Plot Developments is the third section of the character sheet that starts out blank. It's for notes about things that happen during the game, especially if those things need mechanics. Since Cinemechanix uses seasonal TV as the model for character development, nothing is permanent until it survives a season break. So if a character gets an arm chopped off or finds a magic sword or whatever, that's a plot development. If the character gets a penalty to some rolls because of the missing arm or a bonus for the sword, that information goes here. Some plot developments may disappear or become irrelevant during the current season (the sword gets destroyed or loses its magic when it kills the thing it was made to kill). If not, the GM and player decide whether the development hangs around into the next season (the penalty for the missing arm becomes a Drawback), gets explained away (the character gets a new robot arm), or just disappears (the character is still missing an arm, but has gotten used to it and no longer suffers a penalty).
Guardians of Aetheria
So here are some sample characters using the new character definitions. The section headings from the character sheet (Character Concept, Tropes, and Casting Call) and Plot Developments aren't included in the stat block. I also haven't gotten around to writing descriptions yet.
Role: Barbaric Warrior
Backstory: Scarlands warrior rescued from demonlings by Uriel
Fatal Flaw: Aggression: Glob-Lobber prefers to solve problems through violence.
Toy Gimmick: Oozes real slime!
Accessories: Battle Spear, Dragon Tooth Amulet
Trademarks: Battle-Tested +3, Slime Effects +3, Tracking +2, Keen Senses +2, Scarred Lands Survival +2
Hero Factor: 6
- The Dragon Tooth Amulet gives Glob-Lobber a bonus equal to his Hero Factor to rolls to resist magic.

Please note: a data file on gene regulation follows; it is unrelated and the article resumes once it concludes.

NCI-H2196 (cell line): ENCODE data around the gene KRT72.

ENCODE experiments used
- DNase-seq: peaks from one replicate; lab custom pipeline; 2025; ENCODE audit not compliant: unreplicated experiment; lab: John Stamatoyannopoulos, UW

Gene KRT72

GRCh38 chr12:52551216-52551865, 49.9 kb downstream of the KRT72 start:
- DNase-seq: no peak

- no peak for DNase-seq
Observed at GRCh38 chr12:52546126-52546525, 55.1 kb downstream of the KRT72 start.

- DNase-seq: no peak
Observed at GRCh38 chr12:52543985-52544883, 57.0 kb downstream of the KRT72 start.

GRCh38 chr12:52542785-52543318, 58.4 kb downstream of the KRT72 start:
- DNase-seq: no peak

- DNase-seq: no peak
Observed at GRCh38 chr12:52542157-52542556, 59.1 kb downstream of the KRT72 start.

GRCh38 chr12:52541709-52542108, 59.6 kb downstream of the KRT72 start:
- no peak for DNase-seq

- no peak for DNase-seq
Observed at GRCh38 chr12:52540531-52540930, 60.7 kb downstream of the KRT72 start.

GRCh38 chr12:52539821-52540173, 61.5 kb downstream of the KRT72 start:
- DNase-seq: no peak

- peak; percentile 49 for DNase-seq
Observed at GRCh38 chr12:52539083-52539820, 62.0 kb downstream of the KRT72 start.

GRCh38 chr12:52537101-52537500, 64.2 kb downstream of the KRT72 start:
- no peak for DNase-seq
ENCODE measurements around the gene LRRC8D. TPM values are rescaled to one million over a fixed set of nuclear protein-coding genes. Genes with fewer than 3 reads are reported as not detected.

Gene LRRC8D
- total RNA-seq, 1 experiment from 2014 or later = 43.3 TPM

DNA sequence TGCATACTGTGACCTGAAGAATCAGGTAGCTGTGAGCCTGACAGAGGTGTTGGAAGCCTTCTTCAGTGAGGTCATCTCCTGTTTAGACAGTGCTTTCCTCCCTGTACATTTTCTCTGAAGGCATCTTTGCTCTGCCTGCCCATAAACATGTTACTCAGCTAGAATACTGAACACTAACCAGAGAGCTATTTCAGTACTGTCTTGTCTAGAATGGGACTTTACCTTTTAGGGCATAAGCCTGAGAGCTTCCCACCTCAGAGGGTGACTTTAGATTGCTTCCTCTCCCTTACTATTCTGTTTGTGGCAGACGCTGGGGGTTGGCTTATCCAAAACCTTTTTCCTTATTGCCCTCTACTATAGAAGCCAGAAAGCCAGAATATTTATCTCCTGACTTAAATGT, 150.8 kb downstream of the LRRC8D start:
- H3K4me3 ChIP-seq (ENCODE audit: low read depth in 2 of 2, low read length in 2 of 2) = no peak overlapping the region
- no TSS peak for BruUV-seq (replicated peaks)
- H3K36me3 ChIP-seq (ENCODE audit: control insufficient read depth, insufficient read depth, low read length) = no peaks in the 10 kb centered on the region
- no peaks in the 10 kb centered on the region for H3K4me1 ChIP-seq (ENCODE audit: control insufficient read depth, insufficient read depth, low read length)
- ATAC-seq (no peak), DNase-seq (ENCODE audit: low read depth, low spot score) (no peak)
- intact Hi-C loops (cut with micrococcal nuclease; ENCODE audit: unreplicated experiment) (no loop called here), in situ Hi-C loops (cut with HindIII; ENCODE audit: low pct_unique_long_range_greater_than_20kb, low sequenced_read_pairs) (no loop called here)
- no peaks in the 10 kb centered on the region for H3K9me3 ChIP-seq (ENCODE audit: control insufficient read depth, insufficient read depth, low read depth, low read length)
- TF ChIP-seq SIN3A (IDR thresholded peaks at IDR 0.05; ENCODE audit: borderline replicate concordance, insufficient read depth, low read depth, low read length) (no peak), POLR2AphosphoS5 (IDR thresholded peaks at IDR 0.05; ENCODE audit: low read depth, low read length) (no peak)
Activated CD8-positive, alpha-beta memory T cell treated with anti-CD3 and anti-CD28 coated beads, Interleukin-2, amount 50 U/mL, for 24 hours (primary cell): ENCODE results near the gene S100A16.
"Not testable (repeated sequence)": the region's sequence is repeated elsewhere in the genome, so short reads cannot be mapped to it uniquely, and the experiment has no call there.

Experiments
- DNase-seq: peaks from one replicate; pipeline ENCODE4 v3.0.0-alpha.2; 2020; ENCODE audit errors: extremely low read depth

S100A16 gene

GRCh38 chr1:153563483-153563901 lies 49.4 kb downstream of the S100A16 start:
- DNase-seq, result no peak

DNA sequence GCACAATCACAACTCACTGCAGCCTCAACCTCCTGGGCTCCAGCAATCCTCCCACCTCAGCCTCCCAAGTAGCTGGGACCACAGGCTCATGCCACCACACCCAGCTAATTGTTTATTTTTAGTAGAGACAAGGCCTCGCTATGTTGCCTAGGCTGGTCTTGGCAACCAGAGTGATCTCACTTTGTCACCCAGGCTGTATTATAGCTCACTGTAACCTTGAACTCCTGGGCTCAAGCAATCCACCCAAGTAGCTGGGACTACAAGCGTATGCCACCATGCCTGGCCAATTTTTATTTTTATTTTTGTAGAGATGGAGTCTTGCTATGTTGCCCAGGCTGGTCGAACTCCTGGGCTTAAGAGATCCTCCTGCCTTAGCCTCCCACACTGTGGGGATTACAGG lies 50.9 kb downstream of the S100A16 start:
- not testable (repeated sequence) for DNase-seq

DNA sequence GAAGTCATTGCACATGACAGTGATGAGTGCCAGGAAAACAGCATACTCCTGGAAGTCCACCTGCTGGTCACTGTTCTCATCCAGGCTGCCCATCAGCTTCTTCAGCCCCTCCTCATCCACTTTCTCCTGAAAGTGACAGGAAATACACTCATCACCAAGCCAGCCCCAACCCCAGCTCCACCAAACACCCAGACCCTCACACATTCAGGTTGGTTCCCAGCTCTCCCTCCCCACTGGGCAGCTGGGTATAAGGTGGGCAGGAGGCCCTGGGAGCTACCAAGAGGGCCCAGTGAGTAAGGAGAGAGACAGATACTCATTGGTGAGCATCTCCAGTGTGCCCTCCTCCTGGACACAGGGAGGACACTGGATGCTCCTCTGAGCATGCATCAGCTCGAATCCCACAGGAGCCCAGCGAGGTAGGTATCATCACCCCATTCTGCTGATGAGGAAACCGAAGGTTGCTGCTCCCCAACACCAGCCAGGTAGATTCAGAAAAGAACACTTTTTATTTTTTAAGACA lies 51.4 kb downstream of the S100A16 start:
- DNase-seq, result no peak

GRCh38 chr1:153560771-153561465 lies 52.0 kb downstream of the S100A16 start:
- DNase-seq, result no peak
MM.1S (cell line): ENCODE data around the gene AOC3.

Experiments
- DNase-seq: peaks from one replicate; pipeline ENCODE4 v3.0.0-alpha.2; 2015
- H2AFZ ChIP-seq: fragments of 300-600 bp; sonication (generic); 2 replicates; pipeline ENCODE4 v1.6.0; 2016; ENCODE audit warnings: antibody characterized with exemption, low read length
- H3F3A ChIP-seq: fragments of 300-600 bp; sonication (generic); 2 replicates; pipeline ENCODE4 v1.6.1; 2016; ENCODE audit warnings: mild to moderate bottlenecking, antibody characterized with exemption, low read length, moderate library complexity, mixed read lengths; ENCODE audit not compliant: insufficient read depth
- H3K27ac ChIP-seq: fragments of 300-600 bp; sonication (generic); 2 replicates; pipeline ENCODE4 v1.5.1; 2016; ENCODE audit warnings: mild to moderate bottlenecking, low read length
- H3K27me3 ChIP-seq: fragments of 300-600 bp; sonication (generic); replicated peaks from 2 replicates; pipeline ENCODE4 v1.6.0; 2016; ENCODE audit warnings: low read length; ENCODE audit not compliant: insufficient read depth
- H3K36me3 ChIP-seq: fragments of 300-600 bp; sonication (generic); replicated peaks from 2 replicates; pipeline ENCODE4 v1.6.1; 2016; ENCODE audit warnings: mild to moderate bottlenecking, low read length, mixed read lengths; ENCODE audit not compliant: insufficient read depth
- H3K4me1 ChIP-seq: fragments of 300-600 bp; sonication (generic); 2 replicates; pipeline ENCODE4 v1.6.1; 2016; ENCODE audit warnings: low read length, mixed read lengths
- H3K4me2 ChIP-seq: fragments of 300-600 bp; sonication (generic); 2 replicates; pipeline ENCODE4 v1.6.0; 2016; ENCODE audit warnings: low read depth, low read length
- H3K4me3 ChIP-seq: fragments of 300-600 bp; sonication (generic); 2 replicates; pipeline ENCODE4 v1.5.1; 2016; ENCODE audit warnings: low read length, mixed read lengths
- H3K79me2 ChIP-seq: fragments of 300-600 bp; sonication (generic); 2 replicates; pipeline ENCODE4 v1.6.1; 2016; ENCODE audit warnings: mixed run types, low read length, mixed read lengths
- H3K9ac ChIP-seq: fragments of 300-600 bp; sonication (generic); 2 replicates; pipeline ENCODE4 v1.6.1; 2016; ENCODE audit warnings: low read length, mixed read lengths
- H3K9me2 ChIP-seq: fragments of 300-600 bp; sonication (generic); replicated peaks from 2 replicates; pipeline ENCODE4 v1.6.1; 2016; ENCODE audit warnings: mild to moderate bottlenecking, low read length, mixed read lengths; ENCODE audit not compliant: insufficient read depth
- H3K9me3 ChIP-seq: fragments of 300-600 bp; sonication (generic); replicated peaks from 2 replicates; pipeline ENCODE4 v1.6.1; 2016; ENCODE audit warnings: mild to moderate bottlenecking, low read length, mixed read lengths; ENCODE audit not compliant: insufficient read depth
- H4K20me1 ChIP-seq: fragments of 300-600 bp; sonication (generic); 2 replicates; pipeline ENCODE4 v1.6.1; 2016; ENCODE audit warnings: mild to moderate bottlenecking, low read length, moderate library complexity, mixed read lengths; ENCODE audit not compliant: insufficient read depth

- The slime that Glob-Lobber secretes is very sticky and gives him a Concept Bonus to rolls for climbing, holding onto things, etc. He can also leave puddles of slime to create “glue traps” or to hold things in place.
- In combat, Glob-Lobber can throw slime at his opponents. The slime doesn’t cause any damage, but he can use it to put an opponent at a disadvantage or make him suffer Penalty Dice (by entangling him in sticky slime), or to disarm an opponent.
Tag Line: “Get ready to bleed!”
WWPHITM? Ron Perlman
Character Design: Slimy humanoid with slimy, scaly skin and sharp teeth.
Plot Devices: None
Trivia: Eats bugs.
Shalamar the Sorceress
Role: Tenacious Sorceress
Backstory: Narrowly escaped capture when Bloodgrave’s forces attacked the Conclave of Wizards
Fatal Flaw: Reckless: Shalamar tends to throw caution to the wind and act on impulse when in pursuit of a goal or when innocents are being harmed.
Toy Gimmick: Hands glow with magical power and make real magic noises!
Accessories: Midnight the Black Cat, Bracelets of Hippolyta
Trademarks: Spellcasting +5, Knows Everything +3, Defense +2, Unallocated: 2 points.
Hero Factor: 6
- Shalamar knows the following spells: Mana Attack, Mana Shield, Telekinesis, Plant Control, Concealment, and Healing.
- Shalamar has a telepathic link with Midnight and can see through her eyes.